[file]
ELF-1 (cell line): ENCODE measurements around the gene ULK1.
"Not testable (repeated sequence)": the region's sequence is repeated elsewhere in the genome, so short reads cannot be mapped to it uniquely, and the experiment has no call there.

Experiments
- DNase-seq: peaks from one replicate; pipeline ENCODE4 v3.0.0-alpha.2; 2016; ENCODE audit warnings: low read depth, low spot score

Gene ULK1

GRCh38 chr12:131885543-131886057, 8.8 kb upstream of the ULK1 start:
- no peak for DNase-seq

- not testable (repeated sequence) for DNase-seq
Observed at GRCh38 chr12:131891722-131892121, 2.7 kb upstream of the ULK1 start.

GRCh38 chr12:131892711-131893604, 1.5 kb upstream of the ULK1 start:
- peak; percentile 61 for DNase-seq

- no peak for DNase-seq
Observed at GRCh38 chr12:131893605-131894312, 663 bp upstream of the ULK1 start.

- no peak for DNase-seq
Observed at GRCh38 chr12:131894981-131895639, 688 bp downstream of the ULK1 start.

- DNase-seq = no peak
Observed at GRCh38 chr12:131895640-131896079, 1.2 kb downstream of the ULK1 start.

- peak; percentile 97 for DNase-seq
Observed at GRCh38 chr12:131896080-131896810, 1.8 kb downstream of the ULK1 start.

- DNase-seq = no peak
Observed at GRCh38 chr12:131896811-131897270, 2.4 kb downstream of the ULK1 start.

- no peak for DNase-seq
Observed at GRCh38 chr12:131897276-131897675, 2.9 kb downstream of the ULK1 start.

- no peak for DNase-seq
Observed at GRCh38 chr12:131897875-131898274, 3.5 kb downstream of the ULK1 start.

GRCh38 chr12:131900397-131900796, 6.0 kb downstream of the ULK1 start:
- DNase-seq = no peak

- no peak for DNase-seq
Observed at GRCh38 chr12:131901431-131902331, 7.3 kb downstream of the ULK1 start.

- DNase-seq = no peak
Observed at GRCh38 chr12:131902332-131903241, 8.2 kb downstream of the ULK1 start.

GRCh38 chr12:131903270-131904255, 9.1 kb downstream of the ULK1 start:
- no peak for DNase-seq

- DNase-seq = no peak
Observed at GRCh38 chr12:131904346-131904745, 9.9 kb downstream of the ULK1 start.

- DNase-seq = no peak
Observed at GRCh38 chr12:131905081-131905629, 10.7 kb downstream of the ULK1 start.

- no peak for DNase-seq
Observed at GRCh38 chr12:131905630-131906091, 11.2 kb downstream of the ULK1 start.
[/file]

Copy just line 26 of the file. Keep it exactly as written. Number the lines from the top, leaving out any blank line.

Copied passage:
GRCh38 chr12:131900397-131900796, 6.0 kb downstream of the ULK1 start: